Ona well? What’s in your water?

Published on Thu, Apr 8, 2004
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On a well? What’s in your water?

If your drinking water comes from a well, some basic information can help you ensure quality drinking water for your household, according to the National Ground Water Association.

Water quality is affected not only by human activities but also by a combination of natural processes.

The most common problem associated with ground water may be hardness, caused by an abundance of calcium or magnesium. Hard water causes no health problems, but it can be a nuisance as it may cause soap curds to form on pipes and plumbing fixtures.

Calcium and magnesium in ground water come from dissolved limestone. The installation of a water softener will usually solve this problem.

A “rusty” taste in water is the result of iron in ground water. It not only gives a noticeable taste, but it also can stain pipes and clothing. Iron occurs naturally, so most ground water has some in it. Iron comes from minerals contained in the earth such as limestone, shale and coal.
There are several treatment methods including the installation of a water softener. Aeration - the addition of oxygen to the water - also can remove iron from the water.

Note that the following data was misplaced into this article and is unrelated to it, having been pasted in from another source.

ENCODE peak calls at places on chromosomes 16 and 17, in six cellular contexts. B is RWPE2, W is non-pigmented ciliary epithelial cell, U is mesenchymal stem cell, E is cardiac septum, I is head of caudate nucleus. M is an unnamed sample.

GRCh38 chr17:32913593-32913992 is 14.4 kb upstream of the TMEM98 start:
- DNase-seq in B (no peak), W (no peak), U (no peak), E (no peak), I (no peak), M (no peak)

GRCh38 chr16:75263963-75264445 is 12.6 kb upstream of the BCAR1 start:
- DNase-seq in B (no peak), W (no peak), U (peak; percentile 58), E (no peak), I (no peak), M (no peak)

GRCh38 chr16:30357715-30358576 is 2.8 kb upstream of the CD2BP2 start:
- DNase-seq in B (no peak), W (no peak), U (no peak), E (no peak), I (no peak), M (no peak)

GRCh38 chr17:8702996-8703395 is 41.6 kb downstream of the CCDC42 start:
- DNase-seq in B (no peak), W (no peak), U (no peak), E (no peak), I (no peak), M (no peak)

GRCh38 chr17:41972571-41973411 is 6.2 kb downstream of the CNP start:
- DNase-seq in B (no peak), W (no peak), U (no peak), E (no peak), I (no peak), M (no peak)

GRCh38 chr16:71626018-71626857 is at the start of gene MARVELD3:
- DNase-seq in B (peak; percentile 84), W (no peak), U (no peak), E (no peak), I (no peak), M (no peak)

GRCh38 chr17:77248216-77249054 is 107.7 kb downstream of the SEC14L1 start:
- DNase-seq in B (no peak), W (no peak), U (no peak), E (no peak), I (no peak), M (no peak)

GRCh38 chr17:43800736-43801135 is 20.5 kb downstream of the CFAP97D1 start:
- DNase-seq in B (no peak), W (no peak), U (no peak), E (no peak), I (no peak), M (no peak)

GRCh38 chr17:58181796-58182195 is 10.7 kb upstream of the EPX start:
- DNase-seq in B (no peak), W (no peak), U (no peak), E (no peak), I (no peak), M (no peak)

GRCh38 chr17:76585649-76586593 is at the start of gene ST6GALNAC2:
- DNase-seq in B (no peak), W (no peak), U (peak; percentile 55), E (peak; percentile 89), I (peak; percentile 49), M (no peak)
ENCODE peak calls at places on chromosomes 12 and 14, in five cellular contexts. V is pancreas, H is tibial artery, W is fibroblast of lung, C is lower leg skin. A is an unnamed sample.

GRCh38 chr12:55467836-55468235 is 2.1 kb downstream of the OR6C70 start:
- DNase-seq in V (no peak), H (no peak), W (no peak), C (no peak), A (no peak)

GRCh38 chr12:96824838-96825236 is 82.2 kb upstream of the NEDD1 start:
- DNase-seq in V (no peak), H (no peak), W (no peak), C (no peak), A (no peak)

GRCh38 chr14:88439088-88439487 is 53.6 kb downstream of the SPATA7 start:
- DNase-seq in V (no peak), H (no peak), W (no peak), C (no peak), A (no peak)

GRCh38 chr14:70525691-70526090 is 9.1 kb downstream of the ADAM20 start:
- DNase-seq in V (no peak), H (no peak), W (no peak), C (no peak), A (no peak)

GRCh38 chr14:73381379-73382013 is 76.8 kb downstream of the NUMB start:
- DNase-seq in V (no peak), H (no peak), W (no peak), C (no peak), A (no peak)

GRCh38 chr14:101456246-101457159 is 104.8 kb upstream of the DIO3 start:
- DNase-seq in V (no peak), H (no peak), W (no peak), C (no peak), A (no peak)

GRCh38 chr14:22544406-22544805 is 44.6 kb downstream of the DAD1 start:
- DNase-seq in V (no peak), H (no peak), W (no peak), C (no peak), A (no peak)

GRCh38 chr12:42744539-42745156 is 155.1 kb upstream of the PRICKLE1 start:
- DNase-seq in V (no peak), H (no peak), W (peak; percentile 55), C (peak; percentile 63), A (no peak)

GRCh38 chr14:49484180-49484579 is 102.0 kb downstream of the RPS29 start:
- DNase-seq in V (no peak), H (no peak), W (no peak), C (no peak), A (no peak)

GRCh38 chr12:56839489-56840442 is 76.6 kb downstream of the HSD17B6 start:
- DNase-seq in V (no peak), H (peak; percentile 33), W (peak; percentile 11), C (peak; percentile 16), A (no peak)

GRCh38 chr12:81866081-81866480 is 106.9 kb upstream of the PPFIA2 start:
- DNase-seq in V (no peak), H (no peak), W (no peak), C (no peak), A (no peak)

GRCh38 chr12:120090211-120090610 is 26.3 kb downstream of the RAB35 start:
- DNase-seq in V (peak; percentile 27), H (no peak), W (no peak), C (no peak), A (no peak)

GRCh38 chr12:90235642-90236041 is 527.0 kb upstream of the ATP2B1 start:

Most nitrogen in ground water comes from the atmosphere. Some plants can fix nitrogen from the atmosphere through their roots. The nitrogen not used by the plants is then released into the soil.
Nitrogen compounds also can work their way into ground water through fertilizers, manure and urine from farm animals, sewage and landfills. The most common forms in ground water are ammonia, nitrate and nitrite. Nitrates can be especially toxic to children under six months of age. There are a variety of treatment methods to correct this problem, including reverse osmosis systems with water softeners.
Silica comes from the weathering of silicate minerals in the ground. It causes no harmful effects to humans, but large amounts can cause scaling in pipes that restricts water flow.

A “rotten egg” smell is often associated with sulfur. Along with creating an unpleasant odor and taste, sulfides cause corrosion to plumbing and darken water.
There are two varieties of sulfur: sulfides and sulfates. Sulfides usually are found in marshes and manure pits, while sulfates often come from the dissolving of minerals such as gypsum and anhydrite. Aeration is effective against hydrogen sulfide gas. Chlorination, a reverse osmosis system, or a negative ion-exchanger also can be effective in combating sulfur.

Total Dissolved Solids (TDS) refers to all dissolved minerals in water. TDS levels above 1,000 milligrams per liter usually will yield poor tasting water. Levels above 2,000 milligrams per liter are defined as undrinkable. Water softeners with a reverse osmosis system are effective in lowering the TDS to satisfactory levels.
The National Ground Water Association recommends that water well owners have their wells checked and tested by a professional contractor every year. For more information on ground water quality, contact your local ground water contractor or find one using the “Contractor Look-up” feature at our web site, www.well owner.org.